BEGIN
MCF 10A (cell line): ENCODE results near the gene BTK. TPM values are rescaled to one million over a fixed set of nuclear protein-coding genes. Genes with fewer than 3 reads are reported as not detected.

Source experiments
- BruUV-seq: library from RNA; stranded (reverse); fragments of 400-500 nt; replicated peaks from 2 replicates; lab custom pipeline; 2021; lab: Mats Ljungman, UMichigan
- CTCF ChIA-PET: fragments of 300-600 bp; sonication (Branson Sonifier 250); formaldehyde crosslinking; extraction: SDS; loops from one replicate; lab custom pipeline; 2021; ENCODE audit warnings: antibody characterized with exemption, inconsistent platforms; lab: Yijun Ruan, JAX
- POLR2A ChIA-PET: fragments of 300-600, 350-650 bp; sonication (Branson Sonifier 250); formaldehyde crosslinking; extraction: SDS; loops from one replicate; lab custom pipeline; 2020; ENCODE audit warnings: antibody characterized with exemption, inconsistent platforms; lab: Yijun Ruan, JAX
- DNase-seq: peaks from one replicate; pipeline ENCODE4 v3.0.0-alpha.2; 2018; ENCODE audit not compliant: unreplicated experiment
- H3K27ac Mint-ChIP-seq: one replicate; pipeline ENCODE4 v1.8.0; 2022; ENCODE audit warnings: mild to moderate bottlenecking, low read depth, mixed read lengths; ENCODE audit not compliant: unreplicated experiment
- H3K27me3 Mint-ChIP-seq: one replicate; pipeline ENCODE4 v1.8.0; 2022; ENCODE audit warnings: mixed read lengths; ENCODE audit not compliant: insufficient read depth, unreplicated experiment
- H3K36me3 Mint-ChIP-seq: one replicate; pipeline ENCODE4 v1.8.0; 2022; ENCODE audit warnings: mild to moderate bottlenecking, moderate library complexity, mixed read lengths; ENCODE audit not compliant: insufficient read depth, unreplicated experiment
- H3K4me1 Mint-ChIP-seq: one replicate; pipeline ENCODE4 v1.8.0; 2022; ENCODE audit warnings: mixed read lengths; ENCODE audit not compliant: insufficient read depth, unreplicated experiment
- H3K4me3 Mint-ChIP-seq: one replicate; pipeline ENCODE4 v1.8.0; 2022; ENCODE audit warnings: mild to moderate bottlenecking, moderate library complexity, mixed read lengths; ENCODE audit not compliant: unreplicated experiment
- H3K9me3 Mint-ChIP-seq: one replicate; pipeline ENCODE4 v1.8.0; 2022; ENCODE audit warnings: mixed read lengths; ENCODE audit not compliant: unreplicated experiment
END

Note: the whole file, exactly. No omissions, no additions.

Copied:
MCF 10A (cell line): ENCODE results near the gene BTK. TPM values are rescaled to one million over a fixed set of nuclear protein-coding genes. Genes with fewer than 3 reads are reported as not detected.

Source experiments
- BruUV-seq: library from RNA; stranded (reverse); fragments of 400-500 nt; replicated peaks from 2 replicates; lab custom pipeline; 2021; lab: Mats Ljungman, UMichigan
- CTCF ChIA-PET: fragments of 300-600 bp; sonication (Branson Sonifier 250); formaldehyde crosslinking; extraction: SDS; loops from one replicate; lab custom pipeline; 2021; ENCODE audit warnings: antibody characterized with exemption, inconsistent platforms; lab: Yijun Ruan, JAX
- POLR2A ChIA-PET: fragments of 300-600, 350-650 bp; sonication (Branson Sonifier 250); formaldehyde crosslinking; extraction: SDS; loops from one replicate; lab custom pipeline; 2020; ENCODE audit warnings: antibody characterized with exemption, inconsistent platforms; lab: Yijun Ruan, JAX
- DNase-seq: peaks from one replicate; pipeline ENCODE4 v3.0.0-alpha.2; 2018; ENCODE audit not compliant: unreplicated experiment
- H3K27ac Mint-ChIP-seq: one replicate; pipeline ENCODE4 v1.8.0; 2022; ENCODE audit warnings: mild to moderate bottlenecking, low read depth, mixed read lengths; ENCODE audit not compliant: unreplicated experiment
- H3K27me3 Mint-ChIP-seq: one replicate; pipeline ENCODE4 v1.8.0; 2022; ENCODE audit warnings: mixed read lengths; ENCODE audit not compliant: insufficient read depth, unreplicated experiment
- H3K36me3 Mint-ChIP-seq: one replicate; pipeline ENCODE4 v1.8.0; 2022; ENCODE audit warnings: mild to moderate bottlenecking, moderate library complexity, mixed read lengths; ENCODE audit not compliant: insufficient read depth, unreplicated experiment
- H3K4me1 Mint-ChIP-seq: one replicate; pipeline ENCODE4 v1.8.0; 2022; ENCODE audit warnings: mixed read lengths; ENCODE audit not compliant: insufficient read depth, unreplicated experiment
- H3K4me3 Mint-ChIP-seq: one replicate; pipeline ENCODE4 v1.8.0; 2022; ENCODE audit warnings: mild to moderate bottlenecking, moderate library complexity, mixed read lengths; ENCODE audit not compliant: unreplicated experiment
- H3K9me3 Mint-ChIP-seq: one replicate; pipeline ENCODE4 v1.8.0; 2022; ENCODE audit warnings: mixed read lengths; ENCODE audit not compliant: unreplicated experiment